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Typical and atypical manifestations of intrathoracic sarcoidosis.

Park HJ, Jung JI, Chung MH, Song SW, Kim HL, Baik JH, Han DH, Kim KJ, Lee KY - Korean J Radiol (2009 Nov-Dec)

Bottom Line: The findings include symmetric, bilateral hilar and paratracheal lymphadenopathy, with or without concomitant parenchymal abnormalities (multiple small nodules in a peribronchovascular distribution along with irregular thickening of the interstitium).However, in 25% to 30% of cases, the radiological findings are atypical and unfamiliar to most radiologists, which cause difficulty for making a correct diagnosis.We have collected cases with unusual radiological findings associated with pulmonary sarcoidosis (unilateral or asymmetric lymphadenopathy, necrosis or cavitation, large opacity, ground glass opacity, an airway abnormality and pleural involvement) and describe the typical forms of the disorder as well.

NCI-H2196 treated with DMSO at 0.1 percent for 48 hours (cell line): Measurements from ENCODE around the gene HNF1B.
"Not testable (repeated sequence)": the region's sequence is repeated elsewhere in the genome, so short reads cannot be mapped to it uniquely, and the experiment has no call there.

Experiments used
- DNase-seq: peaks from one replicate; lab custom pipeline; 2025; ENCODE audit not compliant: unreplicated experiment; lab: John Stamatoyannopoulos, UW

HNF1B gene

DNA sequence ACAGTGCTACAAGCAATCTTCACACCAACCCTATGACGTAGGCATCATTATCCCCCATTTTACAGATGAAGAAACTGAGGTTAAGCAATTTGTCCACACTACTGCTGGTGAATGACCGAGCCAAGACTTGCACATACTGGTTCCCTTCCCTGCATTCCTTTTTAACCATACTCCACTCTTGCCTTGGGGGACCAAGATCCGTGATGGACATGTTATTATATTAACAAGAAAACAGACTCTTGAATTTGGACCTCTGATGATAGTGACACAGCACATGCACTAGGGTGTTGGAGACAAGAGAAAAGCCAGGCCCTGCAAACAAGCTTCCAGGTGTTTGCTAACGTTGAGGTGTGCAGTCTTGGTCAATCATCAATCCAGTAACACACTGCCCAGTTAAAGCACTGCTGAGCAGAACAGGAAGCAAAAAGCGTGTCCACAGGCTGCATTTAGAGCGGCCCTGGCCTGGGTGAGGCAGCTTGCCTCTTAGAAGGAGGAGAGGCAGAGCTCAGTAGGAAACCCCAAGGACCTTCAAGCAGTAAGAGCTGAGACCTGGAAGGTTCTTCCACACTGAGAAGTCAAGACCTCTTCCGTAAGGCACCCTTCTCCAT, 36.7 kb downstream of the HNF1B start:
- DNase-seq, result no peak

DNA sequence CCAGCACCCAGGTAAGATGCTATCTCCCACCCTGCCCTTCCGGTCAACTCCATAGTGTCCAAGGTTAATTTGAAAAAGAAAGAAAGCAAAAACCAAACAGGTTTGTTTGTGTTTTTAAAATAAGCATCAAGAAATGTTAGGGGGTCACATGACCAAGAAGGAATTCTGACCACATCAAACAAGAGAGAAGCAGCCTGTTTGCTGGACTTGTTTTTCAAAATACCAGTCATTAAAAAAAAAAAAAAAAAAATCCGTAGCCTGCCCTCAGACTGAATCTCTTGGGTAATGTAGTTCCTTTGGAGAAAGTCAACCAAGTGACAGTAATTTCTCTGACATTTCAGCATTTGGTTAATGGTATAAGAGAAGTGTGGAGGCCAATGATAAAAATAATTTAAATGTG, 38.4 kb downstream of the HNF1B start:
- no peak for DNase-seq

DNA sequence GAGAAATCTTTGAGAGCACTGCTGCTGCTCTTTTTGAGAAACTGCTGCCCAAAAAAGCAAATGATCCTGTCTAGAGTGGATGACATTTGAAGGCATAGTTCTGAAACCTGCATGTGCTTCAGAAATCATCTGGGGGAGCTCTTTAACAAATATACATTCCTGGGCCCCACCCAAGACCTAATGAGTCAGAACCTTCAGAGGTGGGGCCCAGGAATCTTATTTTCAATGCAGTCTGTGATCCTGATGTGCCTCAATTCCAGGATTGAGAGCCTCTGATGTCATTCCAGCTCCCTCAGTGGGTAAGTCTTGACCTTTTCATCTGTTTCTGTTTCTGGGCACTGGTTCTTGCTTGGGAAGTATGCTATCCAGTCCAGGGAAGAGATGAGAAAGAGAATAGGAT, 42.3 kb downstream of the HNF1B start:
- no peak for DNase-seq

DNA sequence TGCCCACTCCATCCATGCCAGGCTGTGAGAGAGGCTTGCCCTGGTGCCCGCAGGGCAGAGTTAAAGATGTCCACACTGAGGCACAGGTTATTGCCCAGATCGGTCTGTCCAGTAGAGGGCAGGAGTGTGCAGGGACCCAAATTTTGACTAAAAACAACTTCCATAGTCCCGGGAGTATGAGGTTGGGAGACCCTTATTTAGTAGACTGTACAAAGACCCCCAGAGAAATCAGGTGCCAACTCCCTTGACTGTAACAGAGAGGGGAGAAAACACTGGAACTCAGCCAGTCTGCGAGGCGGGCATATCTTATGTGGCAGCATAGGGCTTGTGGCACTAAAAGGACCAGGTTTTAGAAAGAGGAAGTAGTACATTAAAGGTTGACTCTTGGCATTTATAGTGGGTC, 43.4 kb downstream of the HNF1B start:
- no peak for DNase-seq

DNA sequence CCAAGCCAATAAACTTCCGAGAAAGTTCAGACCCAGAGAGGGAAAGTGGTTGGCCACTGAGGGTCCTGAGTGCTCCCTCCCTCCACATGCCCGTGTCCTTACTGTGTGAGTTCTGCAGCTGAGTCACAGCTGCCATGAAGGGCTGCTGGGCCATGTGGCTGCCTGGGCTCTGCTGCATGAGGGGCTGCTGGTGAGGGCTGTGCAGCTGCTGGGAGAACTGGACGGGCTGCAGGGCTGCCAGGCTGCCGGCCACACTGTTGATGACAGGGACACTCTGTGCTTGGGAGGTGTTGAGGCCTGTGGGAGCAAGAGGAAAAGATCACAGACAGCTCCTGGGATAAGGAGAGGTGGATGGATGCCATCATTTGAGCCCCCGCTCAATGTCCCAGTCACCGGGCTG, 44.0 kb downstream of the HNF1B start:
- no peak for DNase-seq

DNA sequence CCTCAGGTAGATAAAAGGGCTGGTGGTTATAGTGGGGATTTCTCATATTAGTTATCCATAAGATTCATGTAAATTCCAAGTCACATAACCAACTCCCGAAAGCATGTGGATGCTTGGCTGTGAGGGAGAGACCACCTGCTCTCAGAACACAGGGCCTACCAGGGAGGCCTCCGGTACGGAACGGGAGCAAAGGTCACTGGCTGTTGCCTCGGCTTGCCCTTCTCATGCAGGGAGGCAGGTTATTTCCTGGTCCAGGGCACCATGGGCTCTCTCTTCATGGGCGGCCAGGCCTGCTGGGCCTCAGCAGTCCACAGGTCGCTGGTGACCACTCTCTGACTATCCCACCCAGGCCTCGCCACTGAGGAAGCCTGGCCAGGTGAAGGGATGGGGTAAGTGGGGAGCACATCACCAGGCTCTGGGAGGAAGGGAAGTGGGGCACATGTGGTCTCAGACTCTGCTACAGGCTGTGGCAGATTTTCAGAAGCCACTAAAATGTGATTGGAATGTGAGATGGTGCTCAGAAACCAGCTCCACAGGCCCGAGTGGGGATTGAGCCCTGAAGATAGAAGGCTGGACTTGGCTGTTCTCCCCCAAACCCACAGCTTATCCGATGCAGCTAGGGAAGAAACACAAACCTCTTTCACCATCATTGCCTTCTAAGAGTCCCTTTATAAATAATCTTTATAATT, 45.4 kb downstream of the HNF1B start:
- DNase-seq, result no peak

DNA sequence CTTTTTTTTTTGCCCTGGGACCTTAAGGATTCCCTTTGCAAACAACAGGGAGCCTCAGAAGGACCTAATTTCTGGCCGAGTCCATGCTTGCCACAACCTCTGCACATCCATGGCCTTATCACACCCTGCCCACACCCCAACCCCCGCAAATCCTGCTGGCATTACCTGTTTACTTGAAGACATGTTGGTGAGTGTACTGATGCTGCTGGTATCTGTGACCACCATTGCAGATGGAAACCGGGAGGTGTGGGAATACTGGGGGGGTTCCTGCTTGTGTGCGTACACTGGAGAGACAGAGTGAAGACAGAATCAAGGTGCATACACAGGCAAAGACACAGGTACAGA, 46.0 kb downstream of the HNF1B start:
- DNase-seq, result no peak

View Article: PubMed Central - PubMed

Affiliation: Department of Radiology, St. Vincent's Hospital, The Catholic University of Korea, Kyunggi-do 442-723, Korea.

ABSTRACT